Directed by Nathan Wells | Featuring Nathan Wells as Alex and Derrick | Written by Nathan Wells
If I was going to begin reviewing brickfilms, I just had to start with one created by Nathan Wells!
Memes, viral videos, copypastas, and humor (whether intentional or not) used to be a very different brand of comedy. Today, ‘internet relevant’ comedy and memes tend to fit within several categories – and while not completely stale – tend towards like-minded and familiar; whereas the memes of old were often unfamiliar and (partially due to the genre’s infancy) fresh. Before there was an unwritten social culture of the internet – complete with its “do’s” and “do not’s” – it was a place for everyone to share their, often unique and fickle, brands of humor.
Certainly, Star Wars Kid wouldn’t be a hit today, and likewise, something like Gangnam Style  or Avengers: Infinity War  spoilers probably wouldn’t have been as popular in decade’s past. Yet, the memes of today are built upon the memes of yesteryear. Bring up a Trololo, (Russian Rickroll) and you’ll often get a grin – albeit a nostalgic one.
One Brick Studio’s wOOt! came out when internet memes were still relevantly new. Sure, things like the duckroll originated a few years prior, and even some usenet posts could be considered the very first memes, but the genre hadn’t reached the mainstream, I’d argue, until the advent of YouTube (the site’s popularity, and the advent of video memes, rapid success of viral videos, and the YouTube poops) memes were a relative need-to-know in-joke shared amongst memers nearly exclusively.
wOOt! is certainly a product of its time – in a good way. As with a lot of ‘internet history,’ if you will, it’s easy to forget dial-up, flash, and video downloading. While each of these three still exist (with adobe flash on the way out by December of next year) they’re much less prevalent than a decade or two ago. Google fiber boasts nigh-instantaneous download speeds, flash has largely been replaced by HTML5, and video downloading is but a remnant next to instantaneous HD video streaming. wOOt! hearkens back to the ways of old without reminding of the stress, viruses, and loading times of the era.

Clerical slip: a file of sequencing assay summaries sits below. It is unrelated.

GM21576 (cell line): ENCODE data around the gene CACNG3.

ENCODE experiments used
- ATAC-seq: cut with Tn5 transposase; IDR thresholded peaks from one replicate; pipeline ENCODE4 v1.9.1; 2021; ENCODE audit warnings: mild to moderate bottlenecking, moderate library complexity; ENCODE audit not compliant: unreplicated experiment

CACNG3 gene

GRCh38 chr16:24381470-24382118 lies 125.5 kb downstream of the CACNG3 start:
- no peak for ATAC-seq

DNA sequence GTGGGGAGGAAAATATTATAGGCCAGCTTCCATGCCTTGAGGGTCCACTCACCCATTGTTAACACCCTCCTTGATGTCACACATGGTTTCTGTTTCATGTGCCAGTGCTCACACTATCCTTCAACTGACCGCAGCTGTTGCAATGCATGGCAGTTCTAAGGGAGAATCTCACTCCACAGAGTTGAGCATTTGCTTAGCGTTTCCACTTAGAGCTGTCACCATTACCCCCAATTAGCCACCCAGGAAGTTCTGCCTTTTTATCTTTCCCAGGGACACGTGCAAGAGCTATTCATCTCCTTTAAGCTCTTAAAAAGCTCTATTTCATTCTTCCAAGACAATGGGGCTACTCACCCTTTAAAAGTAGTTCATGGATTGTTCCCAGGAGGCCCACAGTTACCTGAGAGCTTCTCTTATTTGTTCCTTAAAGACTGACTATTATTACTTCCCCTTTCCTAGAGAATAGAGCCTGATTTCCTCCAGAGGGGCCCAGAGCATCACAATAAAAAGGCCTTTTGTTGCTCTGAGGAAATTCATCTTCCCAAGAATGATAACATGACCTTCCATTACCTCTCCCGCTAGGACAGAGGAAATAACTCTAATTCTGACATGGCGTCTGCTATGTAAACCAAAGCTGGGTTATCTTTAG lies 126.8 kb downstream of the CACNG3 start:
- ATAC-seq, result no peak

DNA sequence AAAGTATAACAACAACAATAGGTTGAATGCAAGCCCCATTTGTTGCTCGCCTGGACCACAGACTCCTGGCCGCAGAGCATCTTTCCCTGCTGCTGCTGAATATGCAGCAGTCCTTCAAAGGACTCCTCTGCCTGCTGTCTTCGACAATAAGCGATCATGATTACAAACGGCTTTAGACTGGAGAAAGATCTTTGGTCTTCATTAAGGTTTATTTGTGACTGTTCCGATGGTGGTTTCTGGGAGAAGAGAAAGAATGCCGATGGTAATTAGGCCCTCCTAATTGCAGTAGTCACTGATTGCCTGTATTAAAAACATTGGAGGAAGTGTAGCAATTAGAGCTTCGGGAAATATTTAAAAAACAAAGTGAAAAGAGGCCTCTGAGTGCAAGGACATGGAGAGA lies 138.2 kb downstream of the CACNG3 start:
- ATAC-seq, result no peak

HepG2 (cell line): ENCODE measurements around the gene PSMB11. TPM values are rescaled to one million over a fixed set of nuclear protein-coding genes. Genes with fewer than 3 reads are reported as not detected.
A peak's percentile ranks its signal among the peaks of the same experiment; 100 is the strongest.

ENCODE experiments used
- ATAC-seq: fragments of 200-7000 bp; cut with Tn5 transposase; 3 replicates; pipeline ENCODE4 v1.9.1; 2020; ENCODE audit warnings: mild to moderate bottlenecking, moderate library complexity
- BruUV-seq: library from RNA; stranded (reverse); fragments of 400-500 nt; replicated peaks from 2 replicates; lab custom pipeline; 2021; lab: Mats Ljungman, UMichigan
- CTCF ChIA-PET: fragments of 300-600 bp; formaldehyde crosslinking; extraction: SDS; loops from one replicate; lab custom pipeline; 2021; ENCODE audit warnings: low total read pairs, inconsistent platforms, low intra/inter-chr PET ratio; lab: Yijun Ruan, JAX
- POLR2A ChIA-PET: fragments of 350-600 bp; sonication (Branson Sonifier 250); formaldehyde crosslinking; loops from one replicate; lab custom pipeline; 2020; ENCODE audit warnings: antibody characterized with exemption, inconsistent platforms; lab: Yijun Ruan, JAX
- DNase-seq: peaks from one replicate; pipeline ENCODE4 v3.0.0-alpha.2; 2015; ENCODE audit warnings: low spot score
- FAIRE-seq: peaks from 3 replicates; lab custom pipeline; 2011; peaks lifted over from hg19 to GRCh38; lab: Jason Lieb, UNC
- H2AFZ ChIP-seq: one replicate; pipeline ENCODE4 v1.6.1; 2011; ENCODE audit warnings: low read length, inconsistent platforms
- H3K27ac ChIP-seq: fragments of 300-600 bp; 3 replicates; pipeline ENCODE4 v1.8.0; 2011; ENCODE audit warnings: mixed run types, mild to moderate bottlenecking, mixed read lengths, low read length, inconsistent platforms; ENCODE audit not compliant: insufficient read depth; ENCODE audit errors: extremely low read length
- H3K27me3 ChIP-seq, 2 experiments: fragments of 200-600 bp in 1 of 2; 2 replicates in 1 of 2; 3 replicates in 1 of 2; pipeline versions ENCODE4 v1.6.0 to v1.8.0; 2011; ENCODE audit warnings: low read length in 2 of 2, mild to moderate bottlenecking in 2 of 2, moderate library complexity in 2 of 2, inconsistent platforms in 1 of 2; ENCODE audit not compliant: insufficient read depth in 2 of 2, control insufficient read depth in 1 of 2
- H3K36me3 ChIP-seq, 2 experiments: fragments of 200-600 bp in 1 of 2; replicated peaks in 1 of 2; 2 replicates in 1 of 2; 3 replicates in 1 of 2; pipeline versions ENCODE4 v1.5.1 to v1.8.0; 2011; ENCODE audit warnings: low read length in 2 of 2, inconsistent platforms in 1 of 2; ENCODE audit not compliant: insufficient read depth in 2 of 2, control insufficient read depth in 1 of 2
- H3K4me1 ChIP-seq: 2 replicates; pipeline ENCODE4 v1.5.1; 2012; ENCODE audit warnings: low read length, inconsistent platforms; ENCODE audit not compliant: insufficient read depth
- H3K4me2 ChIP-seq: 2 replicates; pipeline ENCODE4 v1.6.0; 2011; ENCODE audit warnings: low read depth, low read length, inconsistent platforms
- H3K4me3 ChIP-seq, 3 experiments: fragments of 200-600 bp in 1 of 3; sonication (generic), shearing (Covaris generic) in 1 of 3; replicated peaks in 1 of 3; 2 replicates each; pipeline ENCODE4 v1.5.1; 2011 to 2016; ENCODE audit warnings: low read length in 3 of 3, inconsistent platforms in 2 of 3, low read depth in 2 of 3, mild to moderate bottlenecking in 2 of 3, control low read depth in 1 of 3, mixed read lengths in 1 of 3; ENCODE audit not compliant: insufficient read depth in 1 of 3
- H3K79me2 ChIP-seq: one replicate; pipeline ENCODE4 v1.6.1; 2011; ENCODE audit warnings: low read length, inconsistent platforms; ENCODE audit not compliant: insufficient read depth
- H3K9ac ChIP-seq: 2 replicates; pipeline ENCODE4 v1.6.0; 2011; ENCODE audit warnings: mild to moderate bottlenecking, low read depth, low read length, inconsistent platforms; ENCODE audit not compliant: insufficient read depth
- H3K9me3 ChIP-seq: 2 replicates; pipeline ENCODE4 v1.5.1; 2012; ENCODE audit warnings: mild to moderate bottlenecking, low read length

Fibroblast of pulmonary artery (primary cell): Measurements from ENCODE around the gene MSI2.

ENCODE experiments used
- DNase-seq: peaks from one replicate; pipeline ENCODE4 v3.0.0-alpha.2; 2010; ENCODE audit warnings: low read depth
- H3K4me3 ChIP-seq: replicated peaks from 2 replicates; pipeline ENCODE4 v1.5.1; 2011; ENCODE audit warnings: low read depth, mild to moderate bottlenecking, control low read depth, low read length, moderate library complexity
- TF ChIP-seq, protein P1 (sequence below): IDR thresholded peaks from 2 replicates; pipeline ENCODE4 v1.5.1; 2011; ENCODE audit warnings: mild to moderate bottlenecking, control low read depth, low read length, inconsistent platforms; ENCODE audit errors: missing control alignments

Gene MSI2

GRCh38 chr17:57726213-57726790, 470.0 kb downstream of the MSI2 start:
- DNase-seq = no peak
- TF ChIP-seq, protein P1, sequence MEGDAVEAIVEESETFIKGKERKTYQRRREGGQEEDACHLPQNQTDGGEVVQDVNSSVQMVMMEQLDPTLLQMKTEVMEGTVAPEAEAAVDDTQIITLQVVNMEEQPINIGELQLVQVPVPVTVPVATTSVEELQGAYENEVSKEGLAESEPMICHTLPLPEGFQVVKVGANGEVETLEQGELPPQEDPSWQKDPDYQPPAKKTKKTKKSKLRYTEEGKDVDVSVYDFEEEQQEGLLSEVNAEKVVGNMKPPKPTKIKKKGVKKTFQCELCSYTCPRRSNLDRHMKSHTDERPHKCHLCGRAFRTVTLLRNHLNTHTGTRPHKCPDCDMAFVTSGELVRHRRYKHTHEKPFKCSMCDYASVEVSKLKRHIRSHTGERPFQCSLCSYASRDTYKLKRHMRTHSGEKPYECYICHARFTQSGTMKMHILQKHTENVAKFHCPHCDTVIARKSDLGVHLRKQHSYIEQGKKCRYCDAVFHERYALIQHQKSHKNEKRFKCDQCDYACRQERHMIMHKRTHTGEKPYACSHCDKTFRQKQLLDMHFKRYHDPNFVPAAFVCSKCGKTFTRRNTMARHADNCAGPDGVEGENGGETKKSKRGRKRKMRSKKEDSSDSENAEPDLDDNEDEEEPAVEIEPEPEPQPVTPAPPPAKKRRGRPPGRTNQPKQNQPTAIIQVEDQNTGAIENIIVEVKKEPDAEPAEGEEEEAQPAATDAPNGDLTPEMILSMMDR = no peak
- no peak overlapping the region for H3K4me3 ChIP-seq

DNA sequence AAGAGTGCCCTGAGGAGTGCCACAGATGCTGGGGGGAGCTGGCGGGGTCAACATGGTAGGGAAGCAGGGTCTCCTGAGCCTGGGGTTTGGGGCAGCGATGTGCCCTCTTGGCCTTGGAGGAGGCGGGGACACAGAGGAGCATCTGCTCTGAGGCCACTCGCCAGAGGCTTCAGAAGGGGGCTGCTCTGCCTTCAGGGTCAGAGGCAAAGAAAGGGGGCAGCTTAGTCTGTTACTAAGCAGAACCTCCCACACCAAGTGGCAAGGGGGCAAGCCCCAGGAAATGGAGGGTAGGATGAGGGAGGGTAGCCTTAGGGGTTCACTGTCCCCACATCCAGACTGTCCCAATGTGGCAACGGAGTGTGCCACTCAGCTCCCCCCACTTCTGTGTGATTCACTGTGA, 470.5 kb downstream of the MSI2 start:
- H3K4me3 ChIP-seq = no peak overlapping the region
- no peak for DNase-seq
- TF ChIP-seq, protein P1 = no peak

A rosey window into a random day in 2006, if you will.
Opening on Numa Numa (Dragostea din tei ) and an admittedly impressive camera pan, (a rival to even today’s brickfilm ‘standards’) the film immediately buds with familiarity. For Alex and Derrick familiars (and Leftfield Studios’ Aladibababad  fans), the cased American third edition holographic Charizard with a misprinted hitpoint counter (red 1×1 Lego tile) on display in the background is a nice callback to their first appearance in Material Possessions  – as well as a continuity nod.
We find Derrick sitting at the admittedly outdated, yet really well designed, computer, as he is watching Numa Numa; here recreated with Nathan Wells’ signature minifigure (of course). Alex catches him, scoffing at his Star Wars Kid video, while similarly condemning and name dropping several other prominent memes and websites of the time. (‘Myspace’ being perhaps the worst aged)
The ‘climax,’ if you will, following the standoff between the two – is Derrick’s delightfully horrid rendition of Peanut Butter Jelly Time . Alex’s promise of hitting him with a baseball bat is followed through, and we cut to credits; initially written in leetspeak before being ‘corrected’ back into plain English. Weird Al’s White & Nerdy  plays over the credits. (And was only a month old at the time!)
Perhaps the most impressive aspect of the otherwise plain wOOt! is Nathan Wells’ impeccable animation. Fluid and paced, it’s a vast improvement from his first brickfilms, and, along with the clever cinematography and directing here, shows just as much promise of future potential as Beast  did, albeit in a simpler and more lighthearted way. I, myself, have rewatched wOOt! several times (Along with the ‘Basic Animation – Walk Cycle’ episode of his Bricks in Motion  tutorial series) if for no other reason than to study the admittedly excellent walk cycle.
As far as Lego stop-motion goes, this film isn’t quite on the level of something like Zach Macias’ Mirrored Perspective,  but for such a short and simple concept – nothing is overlooked. The animation and cinematography are given respect, and it’s really kept the film looking spiffy even today – adding to the brickfilm’s longevity. (Even if the subject matter is a bit dated)
Whether you’re looking to recall a simpler time on the internet, or just wanted to study some good animation, I’d recommend watching wOOt! again. It’s surprisingly great for what it is, and definitely deserves a 3 and a half stars! Certainly not Nathan Wells’ best work, although, not terrible either. wOOt!, if released today, would, in my opinion, still hold its own as a pleasant, if no longer culturally relevant, piece of entertainment.
It’s certainly a very well made brickfilm. Check it out on the brickfilm wiki too if you’ve got a chance!